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I have read that port forwarding exposes your computer to security breaches. Does port forwarding a port on one computer expose other computers in the network as well?

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You can consider your router the perimeter between those machines you trust and those you don't. When you port-forward, you are permitting access from machines you don't trust to one that you do. This automatically lowers the trust of your machine. This is warranted because when you are port-forwarding you are saying that it is acceptable for a machine that you don't trust to influence the behaviour of one that you do trust, each time a connection is made to it.

While you may only permit access to a specific service on your machine and so influence should be confined to a known quantity (such as serving a web page), there are no guarantees that there are no exploitable vulnerabilities in the application you are allowing to be accessed by external parties. If a vulnerability exists and is exploited, the worst case is that someone else has control of your machine. If they have control of your machine, then they can use it as a jumping point to probe other machines in your network for vulnerabilities.

This is why in corporate environments, efforts are made to ensure that any machine that will be directly accessed from the internet is segregated from the rest of the network via firewalls. This can help limit the ability of an attacker to get further into the network.

So this is the risk you must accept, and help better define the risk, you would need to examine the history of the application being exposed - how frequently critical vulnerabilities are uncovered, and how quickly they are addressed.

Mitigation strategies you can employ are about reducing your exposure. This can be done by only port-forwarding when you want to use the service, or closing the application when not needed.

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If we accept the assumption that opening a port to a machine allows that machine to be compromised, then yes. Every port on a machine is open to every other machine on the same network. So if opening port X to machine Y risks a compromise of machine Y, anyone who has compromised machine Y has access to port X on machine Z. So they can compromise machine Z too.

But this really just shows that talking in generalities such as "exposes to security breaches" is really just too vague to be useful. Plugging a machine in exposes it to security breaches. Dealing with non-quantified levels of risk leads to silly conclusions.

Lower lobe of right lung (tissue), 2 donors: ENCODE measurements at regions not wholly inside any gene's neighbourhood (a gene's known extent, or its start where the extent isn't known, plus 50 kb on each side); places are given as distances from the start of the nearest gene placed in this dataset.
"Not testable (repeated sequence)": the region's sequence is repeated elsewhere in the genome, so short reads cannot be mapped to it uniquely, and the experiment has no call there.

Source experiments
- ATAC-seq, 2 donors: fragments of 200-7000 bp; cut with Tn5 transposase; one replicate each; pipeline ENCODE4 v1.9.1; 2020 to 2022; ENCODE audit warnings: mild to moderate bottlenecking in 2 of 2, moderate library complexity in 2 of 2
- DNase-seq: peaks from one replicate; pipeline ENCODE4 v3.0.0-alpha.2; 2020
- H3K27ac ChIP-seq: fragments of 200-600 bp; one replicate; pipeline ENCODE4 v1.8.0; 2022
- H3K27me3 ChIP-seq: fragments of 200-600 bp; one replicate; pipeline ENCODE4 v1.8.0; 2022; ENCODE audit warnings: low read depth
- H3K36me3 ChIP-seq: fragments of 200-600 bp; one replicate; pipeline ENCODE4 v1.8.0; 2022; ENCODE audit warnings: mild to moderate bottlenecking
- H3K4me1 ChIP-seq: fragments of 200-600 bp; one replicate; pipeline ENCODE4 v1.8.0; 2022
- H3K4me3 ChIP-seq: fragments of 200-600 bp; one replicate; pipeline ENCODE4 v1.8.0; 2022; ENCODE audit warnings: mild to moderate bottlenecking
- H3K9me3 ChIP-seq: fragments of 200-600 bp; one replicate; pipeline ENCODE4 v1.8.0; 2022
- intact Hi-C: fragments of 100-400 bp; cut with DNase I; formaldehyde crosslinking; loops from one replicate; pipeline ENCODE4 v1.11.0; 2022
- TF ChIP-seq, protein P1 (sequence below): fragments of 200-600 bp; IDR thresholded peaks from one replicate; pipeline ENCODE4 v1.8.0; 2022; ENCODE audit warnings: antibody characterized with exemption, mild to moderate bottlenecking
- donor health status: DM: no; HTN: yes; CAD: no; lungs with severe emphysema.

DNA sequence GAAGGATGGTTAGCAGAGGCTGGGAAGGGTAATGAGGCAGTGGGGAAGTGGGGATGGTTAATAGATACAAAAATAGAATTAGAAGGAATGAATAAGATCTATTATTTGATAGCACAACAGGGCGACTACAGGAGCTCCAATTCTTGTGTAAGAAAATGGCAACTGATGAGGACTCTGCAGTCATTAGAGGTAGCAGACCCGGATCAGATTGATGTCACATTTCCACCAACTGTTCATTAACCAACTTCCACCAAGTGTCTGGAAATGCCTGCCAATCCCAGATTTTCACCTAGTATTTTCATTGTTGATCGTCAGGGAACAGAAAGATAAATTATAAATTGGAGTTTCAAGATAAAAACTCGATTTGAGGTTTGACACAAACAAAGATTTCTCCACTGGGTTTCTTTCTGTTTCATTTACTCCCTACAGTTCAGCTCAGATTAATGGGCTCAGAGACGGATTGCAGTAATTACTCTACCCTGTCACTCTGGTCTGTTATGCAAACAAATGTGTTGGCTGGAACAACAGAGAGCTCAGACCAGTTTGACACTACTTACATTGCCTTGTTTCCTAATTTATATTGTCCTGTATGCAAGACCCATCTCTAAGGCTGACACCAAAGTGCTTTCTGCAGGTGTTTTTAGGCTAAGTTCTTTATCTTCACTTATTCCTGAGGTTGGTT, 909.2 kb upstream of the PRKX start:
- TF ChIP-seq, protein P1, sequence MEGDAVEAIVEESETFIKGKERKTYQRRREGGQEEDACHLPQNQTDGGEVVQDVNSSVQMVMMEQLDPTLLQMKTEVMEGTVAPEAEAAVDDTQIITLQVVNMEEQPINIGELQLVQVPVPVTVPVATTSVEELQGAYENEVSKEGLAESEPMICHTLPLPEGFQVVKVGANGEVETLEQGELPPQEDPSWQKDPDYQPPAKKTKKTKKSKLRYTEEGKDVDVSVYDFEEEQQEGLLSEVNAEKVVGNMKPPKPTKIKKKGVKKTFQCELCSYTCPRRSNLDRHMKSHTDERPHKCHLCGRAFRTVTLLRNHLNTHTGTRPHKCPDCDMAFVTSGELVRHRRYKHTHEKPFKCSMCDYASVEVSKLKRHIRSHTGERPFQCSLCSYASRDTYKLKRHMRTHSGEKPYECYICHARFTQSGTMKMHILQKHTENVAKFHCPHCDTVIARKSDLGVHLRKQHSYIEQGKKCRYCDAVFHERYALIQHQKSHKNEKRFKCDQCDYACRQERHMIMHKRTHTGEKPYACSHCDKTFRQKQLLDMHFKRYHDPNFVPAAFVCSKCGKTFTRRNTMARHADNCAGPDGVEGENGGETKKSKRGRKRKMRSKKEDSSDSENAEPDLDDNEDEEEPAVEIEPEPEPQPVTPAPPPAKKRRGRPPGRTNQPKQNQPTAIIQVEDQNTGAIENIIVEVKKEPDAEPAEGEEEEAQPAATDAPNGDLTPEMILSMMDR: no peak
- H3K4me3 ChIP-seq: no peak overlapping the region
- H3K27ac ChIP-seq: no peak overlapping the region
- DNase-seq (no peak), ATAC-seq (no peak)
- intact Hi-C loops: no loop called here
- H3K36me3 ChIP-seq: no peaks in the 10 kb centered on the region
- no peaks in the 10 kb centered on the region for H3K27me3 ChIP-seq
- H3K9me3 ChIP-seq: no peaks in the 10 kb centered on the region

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I agree, dealing with non-quantified information always leads to sillier or at least as silly conclusions then non-quantified information, but to understand anything I need to make assumptions. At least that is the fastest way of learning imo. Even if my assumptions are wrong, I think the most import thing is that you explicify hypotheses as much as possible in your mind and test them consequently. But will you only act on situations you can completely quantify? Thanks for your answer! (and also of the other pple who commented) – Bentley4 May 13 '12 at 11:50

No it does not - at least not generally. But if you forward some port to one machine there is a higher chance that this particular application gets attacked/exploited. During this it may run malicious code like a worm/trojan which then can spread in your internal network

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Not really. Without port forwarding, incoming packets are dropped by the router because it cannot determine the destination. By forwarding ports, those packets are directed towards a specific machine. This is generally harmless. Your firewall will drop unwanted packets anyway. Even if it does not, no programs will be listening to that particular port and the packet will not affect the machine, of course with the exception of the program you had the port forward set up for in the first place, but that is intended behaviour.

The program you're using might have security flaws. An open port will allow an attacker to exploit these flaws. Not opening the port will add a level of protection by making the machine less accessible from the internet, but that itself is probably counterproductive. It is the equivalent of the very effective security measure of keeping a computer powered down forever.

Other machines in your network will not be exposed to such attacks; they are still inaccessible to the outside world, regardless of ports you may forward to their neighbours. The risk lies in the fact the exposed machine may be compromised. Machines normally protected by a layer of NAT will then be vulnerable because of an untrusted host on their local network.

In part, it is for this reason NAT is generally not regarded as a strong security layer anyway and punching holes in it should not put your network at risk. Nevertheless, it may be wise to set up a VPN instead of a port forward, in case your application is only used by trusted machines. More generally, be careful about which hosts are deemed trustworthy.

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